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Dailey v. Bryce

United States District Court, D. Montana. Great Falls Division

April 24, 2015



JOHN JOHNSTON, Magistrate Judge.

Defendants have filed a Motion for Summary Judgment in which they argue that Plaintiff Anthony Dailey failed to exhaust his prison grievance remedies with regard to his failure to protect claims against Defendants Bryce, Miller, Trombley, and the Warden of Cascade County Correctional Facility. (Motion for Summary Judgment, Doc. 12.) Mr. Dailey opposes the motion, arguing that administrative remedies were not available to him because he was assaulted within the time for filing an emergency grievance. He also argues that, to the extent he failed to timely file a grievance, it was because of brain damage and feared retaliation. (Dailey's Response, Doc. 21; Amended Complaint, Doc. 7 at 5.)

Having considered the parties' arguments and submissions, the Court finds that Defendants failed to meet their burden of demonstrating that administrative remedies were available to Mr. Dailey at the Great Falls Regional Prison (GFRP). Accordingly, Defendants' Motion for Summary Judgment should be denied.


The Ninth Circuit in Albino v. Baca, 747 F.3d 1162 (9th Cir. 2014) (en banc), recently held that the proper procedural device for determining whether administrative remedies have been exhausted is a motion for summary judgment. Id. at 1168. The Court shall grant summary judgment if there is no genuine issue of material fact and the movant is entitled to judgment as a matter of law. Fed.R.Civ.P. 56(a). The party moving for summary judgment has the initial burden of showing there is no genuine issue of material fact. Adickes v. S.H. Kress & Co., 398 U.S. 144, 157 (1970). If the moving party makes a prima facie showing that summary judgment is appropriate, the burden shifts to the opposing party to show the existence of a genuine issue of material fact. Id. On summary judgment, all inferences should be drawn in the light most favorable to the party opposing summary judgment. Id. at 159. Filings by pro se litigants are entitled to special deference and are not held to the standards of attorneys. Eldridge v. Block, 832 F.2d 1132, 1137 (9th Cir. 1987).

A fact is material if it might affect the outcome of the suit under the governing law. Anderson v. Liberty Lobby, Inc., 477 U.S. 242, 248 (1986). A dispute about a material fact is genuine "if the evidence is such that a reasonable jury could return a verdict for the nonmoving party." Id.


Mr. Dailey was incarcerated at the GFRP, located in the Cascade County Detention Center, at all times relevant to his Complaint. (Statement of Undisputed Facts, Doc. 14 at ¶ 1.). He alleges that on March 6, 2013, Inmates Nate Swain and Leroy Edwards stole items from his cellmate, and Mr. Dailey gave testimony against these inmates and was later subpoenaed to testify against Mr. Swain. (Dailey Affidavit, Doc. 21-1 at ¶ 12.). Mr. Swain and Mr. Edwards were placed in segregated housing after the theft. About a week later, Mr. Edwards returned to the block where Mr. Dailey was housed. Mr. Edwards began calling Mr. Dailey names such as "rat" and "snitch." (Dailey Affidavit, Doc. 21-1 at ¶ 14.) Fearing for his safety, Mr. Dailey told Lt. Bryce and Correctional Officer Miller that he felt he was in danger because he was housed in the same unit as Mr. Edwards, Mr. Edwards had threatened him, and he had been labeled an informant. Lt. Bryce and Officer Miller refused Mr. Dailey's request to be moved. Within a few days, Mr. Edwards and another inmate entered Mr. Dailey's cell and physically assaulted him. (Complaint, Doc. 2 at 6; Response Brief, Doc. 21 at 2; Dailey Affidavit, Doc. 21-1.)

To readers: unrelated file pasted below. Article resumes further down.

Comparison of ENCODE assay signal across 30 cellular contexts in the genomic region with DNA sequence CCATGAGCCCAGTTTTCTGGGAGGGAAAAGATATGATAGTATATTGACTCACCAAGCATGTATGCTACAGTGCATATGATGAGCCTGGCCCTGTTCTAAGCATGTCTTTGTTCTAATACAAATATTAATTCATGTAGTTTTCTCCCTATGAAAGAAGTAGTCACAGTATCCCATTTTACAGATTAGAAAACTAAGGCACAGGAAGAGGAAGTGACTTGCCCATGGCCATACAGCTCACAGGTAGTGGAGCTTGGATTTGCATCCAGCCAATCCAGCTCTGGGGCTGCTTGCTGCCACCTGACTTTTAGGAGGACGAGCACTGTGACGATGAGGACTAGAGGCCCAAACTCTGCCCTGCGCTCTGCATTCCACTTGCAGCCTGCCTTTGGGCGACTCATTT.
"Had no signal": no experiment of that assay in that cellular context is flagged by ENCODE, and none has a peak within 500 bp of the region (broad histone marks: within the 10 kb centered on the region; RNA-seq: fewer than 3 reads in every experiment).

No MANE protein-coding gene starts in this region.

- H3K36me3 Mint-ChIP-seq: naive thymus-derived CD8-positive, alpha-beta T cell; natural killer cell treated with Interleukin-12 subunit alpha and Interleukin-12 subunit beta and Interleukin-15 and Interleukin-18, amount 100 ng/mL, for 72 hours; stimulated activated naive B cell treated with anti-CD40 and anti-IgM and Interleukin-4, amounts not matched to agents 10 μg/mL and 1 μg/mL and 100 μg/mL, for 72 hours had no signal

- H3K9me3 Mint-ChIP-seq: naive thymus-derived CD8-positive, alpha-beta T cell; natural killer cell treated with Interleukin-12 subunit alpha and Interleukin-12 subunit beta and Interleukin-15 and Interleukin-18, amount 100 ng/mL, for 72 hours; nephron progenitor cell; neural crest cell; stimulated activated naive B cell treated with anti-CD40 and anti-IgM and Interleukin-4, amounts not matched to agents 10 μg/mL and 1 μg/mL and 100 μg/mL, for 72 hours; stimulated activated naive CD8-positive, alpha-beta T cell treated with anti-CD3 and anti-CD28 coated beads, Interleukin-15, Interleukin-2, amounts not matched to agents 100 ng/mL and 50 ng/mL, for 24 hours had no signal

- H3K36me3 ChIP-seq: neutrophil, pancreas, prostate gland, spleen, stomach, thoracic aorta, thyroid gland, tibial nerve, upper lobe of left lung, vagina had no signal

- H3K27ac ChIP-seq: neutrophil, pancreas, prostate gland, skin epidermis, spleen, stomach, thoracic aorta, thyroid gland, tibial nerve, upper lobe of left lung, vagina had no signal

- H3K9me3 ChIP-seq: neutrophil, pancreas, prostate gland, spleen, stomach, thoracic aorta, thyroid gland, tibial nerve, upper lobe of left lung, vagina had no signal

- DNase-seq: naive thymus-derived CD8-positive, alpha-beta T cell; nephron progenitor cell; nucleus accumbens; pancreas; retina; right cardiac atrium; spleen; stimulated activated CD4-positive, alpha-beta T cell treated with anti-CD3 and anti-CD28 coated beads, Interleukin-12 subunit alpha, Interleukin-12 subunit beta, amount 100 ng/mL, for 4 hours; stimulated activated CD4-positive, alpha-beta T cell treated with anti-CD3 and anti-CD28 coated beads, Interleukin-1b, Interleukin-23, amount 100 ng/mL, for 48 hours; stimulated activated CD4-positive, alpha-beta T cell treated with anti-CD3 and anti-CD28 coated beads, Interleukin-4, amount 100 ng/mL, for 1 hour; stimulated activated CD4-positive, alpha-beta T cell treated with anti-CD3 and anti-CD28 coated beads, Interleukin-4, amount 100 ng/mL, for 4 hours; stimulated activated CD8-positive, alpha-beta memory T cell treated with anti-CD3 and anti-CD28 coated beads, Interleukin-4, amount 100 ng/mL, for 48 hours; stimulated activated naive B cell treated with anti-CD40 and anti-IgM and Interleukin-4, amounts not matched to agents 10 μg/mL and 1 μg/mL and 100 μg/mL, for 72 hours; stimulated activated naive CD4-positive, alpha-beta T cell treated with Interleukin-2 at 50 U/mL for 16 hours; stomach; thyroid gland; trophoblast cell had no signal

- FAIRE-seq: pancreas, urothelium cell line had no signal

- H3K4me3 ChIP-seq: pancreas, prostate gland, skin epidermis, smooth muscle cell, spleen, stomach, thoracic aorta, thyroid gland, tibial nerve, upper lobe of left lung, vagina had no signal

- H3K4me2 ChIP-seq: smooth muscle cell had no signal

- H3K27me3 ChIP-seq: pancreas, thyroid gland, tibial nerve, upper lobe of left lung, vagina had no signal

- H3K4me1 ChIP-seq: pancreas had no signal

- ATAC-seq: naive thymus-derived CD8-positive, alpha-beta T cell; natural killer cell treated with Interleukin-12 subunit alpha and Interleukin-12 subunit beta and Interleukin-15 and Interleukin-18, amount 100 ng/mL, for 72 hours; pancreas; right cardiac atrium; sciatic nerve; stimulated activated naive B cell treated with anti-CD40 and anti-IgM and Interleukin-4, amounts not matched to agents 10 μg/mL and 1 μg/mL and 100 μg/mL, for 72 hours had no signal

Mr. Dailey was beaten unconscious and suffered a concussion. He had lacerations on his head and finger, his mouth was split open, and two front teeth were cracked and fractured. He alleges that as a result of the attack he has post traumatic stress disorder, severe head trauma, major depressive disorder, and severe paranoia. (Complaint, Doc. 2 at 7; Response Brief, Doc. 21 at 2.) Mr. Dailey was moved to Montana State Prison approximately three weeks after the assault. (Dailey Affidavit, Doc. 21-1 at 15, ¶ 43.)

Mr. Dailey alleges Lt. Bryce and Officer Miller were deliberately indifferent to his safety when they refused his request to be moved. (Complaint, Doc. 2 at 6.)


The Prison Litigation Reform Act ("PLRA")'s exhaustion requirement states: [n]o action shall be brought with respect to prison conditions under section 1983 of this title, or any other Federal law, by a prisoner confined in any jail, prison, or other correctional facility until such administrative remedies as are available are exhausted.

42 U.S.C. § 1997e(a); see also Porter v. Nussle, 534 U.S. 516, 524-25 (2002); Booth v. Churner, 532 U.S. 731, 741 (2001). Exhaustion is mandatory. Booth, 532 U.S. at 741; Jones v. Bock, 549 U.S. 199, 211 (2007). The appropriate means of determining whether a defendant has proved a failure to exhaust is governed by the following burden-shifting regime:

a defendant must first prove that there was an available administrative remedy and that the prisoner did not exhaust that available remedy. Then, the burden shifts to the plaintiff, who must show that there is something particular in his case that made the existing and generally available administrative remedies effectively unavailable to him by showing that the local remedies were ineffective, unobtainable, unduly ...

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